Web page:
Soprano Nicola Said leads Malta Opera’s hope to nurture homegrown talent

Malta has a completely renewed cohort of talented opera singers following important international professional opera careers

Malta Opera hosted a masterclass for young singers before its official launch
Malta Opera hosted a masterclass for young singers before its official launch

Malta Opera launched with a gala concert on 5 May at the Casino Maltese in Valletta.

With a rich and diverse programme organised by soprano and founder Nicola Said and featuring 15 established Maltese opera singers who were joined by young and emerging singers, the ballroom was packed with VIP guests, friends and families.

Established performers included Francesca Aquilina, Albert Buttigieg, Louis Andrew Cassar, Graziella Debattista, Clare Ghigo, Joseph Lia, Nicola Said, Ken Scicluna, Cliff Zammit Stevens, Nadia Vella, Charles Vincenti and Gillian Zammit. Emerging singers (also in alphabetical order) participating were Michaela Agius, Mariette Borg, Mariah Costa, Maria Grazia Grech, Madeleine Gruppetta, Gabrielle Portelli and Nicole Vassallo.

The pianist was Maria-Elena Farrugia. Compère for the evening was Joseph Chetcuti, while Albert George Storace prepared the programme notes.

The programme covered a broad repertoire of music by well-loved international composers Handel, Mozart, Léhar, Donizetti, Gounod, Gilbert and Sullivan, Bernstein, Verdi, Puccini, Sorozábal and Maltese composer Camilleri.

“Opera has always held a special place in our hearts, our culture and society. And although today it competes with popular musical genres and entertainment, our love for opera has certainly not dimmed. In our case, it gave birth to a dream – Malta Opera,” said Said.

Malta Opera is a unique, professional collaborative initiative bringing together Maltese singers, experienced and professional management, artistic production, and internationally-renowned conductors with long standing connections with Malta.

Shortly before the launch, Malta Opera held a Masterclass at the Malta Society of Arts in Valletta – “The German System: What’s Your Fach?” – during which eight talented singers shone for three days under the coaching of international masters, Conductor Ben Woodward and Director Detlef Sölter.

“We believe that investing in the future of opera is the key to giving opportunities to those singers who study and perform both locally and internationally. We also believe that it is important to promote the work as a multidisciplinary platform and develop a community of supporters,” Said said.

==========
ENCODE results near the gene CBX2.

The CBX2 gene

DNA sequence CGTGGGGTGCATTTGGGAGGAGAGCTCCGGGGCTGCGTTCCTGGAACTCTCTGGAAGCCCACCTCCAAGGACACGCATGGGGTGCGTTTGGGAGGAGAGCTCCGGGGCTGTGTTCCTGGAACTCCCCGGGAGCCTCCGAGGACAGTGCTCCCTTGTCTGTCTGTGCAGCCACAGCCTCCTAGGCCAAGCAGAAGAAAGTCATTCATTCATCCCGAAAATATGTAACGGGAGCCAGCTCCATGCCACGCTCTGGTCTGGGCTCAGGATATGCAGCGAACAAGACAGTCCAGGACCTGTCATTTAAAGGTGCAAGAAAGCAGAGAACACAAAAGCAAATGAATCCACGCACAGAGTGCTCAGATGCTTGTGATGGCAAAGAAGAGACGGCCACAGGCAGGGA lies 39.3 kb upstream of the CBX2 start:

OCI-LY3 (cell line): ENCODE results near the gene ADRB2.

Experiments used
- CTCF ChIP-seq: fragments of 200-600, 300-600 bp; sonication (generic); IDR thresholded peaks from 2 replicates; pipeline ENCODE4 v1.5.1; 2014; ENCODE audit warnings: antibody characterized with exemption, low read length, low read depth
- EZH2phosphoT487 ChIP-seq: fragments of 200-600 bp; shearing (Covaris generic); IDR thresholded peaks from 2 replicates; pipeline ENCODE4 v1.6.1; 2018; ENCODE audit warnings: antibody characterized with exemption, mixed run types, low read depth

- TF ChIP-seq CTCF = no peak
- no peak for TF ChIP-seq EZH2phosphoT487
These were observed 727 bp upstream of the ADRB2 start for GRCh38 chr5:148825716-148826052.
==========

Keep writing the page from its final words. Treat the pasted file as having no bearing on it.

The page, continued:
The Maltese have a deeply-rooted infatuation with opera culture. From global superstars like Oreste Kirkop and Joseph Calleja, to internationally acclaimed singers such as  Miriam Gauci, Lydia Caruana and Antoinette Miggiani, they bring out the best of local talent and the Maltese communities.

Today in Malta there is a completely renewed cohort of talented opera singers following important international professional opera careers. Many other great and promising Maltese voices can be found among opera students studying at home and abroad.

“Unfortunately, such talent is not always adequately appreciated due to the lack of local opportunities. Young singers leave Malta to pursue their dreams abroad, with little hope of returning to pursue a full-time artistic career. They do however shine in highly acclaimed productions overseas productions. This is the gap that Malta Opera has set out to fill,” Said said.

“Our dream is to grow the company and have world-class opera productions that bring together Maltese talent from all over the world. We are also planning to develop exchanges with international opera singers, productions and companies. Whether it is education through masterclasses, exploring of innovative ways to bring work to life through emerging technology and media, or opportunities for through multidisciplinary concerts and opera scene productions, we want opera to be the beating heart of our communities.”

Present for the launch were arts minister Owen Bonnici, Italian ambassador Fabrizio Romano, German and Spanish embassy representatives, finance ministry permanent secretary Alfred Camilleri, and soprano Lydia Caruana.